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Working through SAT flashcards isn’t one of the most thrilling things ways to prepare for your SAT. But it’s true that the SAT asks you to know some ridiculous words, and although reading is a great way to improve your vocabulary, it’s best used as a supplement since you can never know whether or not you’re going to run into those SAT words in your book.
The best way to make sure you do practice as much SAT-level vocab as possible is by—sorry to say it — vocab flashcards. You can learn the most common SAT vocabulary without flashcards, but getting into the nitty gritty will require a bit more.
Be careful with SAT vocabulary flashcards
If you’re not careful, you’ll end up looking at a word, looking at it’s definition, then going to the next word without ever really soaking in the information you need to. That can go on and on ad nauseam (until you’re puking from boredom) and you’ll barely be better off when you take your SAT. There’s no point in using flashcards like that. Luckily our free SAT flashcards have spaced repetition so your learning is efficient.
Make sure that you have some vocabulary goals
For example, take a break only if you get fifteen words correct in a row. Or have a friend quiz you (again and again, ideally). If there’s no pressure, then you’re bound to just give up and look at the meaning. You have to give yourself a more immediate incentive to learn the words.
Mnemonics for remembering words!
While trying to memorize words, come up with mnemonic sentences. You have to build associations to things already in your head if you want to hold on to new information. This is hands down the best way to remember new vocabulary quickly.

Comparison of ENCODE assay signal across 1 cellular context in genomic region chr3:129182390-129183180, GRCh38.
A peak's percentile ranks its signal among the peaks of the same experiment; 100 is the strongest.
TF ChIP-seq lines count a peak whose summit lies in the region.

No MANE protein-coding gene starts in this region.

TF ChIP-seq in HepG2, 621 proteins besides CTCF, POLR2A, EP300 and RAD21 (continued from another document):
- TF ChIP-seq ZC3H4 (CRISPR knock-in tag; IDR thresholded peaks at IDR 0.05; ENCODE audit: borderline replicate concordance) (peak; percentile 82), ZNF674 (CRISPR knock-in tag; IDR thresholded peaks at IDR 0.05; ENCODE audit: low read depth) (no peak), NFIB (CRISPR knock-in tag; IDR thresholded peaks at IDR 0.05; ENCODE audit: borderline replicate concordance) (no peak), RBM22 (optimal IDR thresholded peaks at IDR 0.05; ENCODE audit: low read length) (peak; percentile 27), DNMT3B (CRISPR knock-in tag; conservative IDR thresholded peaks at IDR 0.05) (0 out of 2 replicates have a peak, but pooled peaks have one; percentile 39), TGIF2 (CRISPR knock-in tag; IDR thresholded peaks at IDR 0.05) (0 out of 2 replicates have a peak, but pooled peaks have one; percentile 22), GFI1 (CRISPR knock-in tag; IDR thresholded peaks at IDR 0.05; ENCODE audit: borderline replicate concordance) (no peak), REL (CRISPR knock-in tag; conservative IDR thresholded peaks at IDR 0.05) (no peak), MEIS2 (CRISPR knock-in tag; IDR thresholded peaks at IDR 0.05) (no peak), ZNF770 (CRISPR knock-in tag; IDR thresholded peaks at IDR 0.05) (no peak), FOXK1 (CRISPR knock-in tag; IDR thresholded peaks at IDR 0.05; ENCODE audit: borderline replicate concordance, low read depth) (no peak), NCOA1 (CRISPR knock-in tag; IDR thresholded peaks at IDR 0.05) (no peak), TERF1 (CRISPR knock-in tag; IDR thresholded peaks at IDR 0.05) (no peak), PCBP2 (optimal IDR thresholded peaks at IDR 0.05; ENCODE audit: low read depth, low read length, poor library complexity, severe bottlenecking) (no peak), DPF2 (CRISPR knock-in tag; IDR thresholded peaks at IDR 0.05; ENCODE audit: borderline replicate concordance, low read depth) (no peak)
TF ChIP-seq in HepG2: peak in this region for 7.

Study SAT vocab everywhere
If you have a smart phone, then get download the Magoosh SAT Flashcard app for iPhone or the Magoosh SAT Flashcard app for Android. If you don’t have a smartphone, then make real cards, but make them small… you want to be able to take them out wherever you go. Cards on key-rings work great. You should be able to review SAT words for a couple minutes at any given time. Waiting for a bus? Yep. Getting a ride home? Yep. Commercial break? There, too.
Vocabulary is a surprisingly important part of the SAT. Don’t neglect it.
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About Lucas Fink
Lucas is the teacher behind Magoosh TOEFL. He’s been teaching TOEFL preparation and more general English since 2009, and the SAT since 2008. Between his time at Bard College and teaching abroad, he has studied Japanese, Czech, and Korean. None of them come in handy, nowadays.
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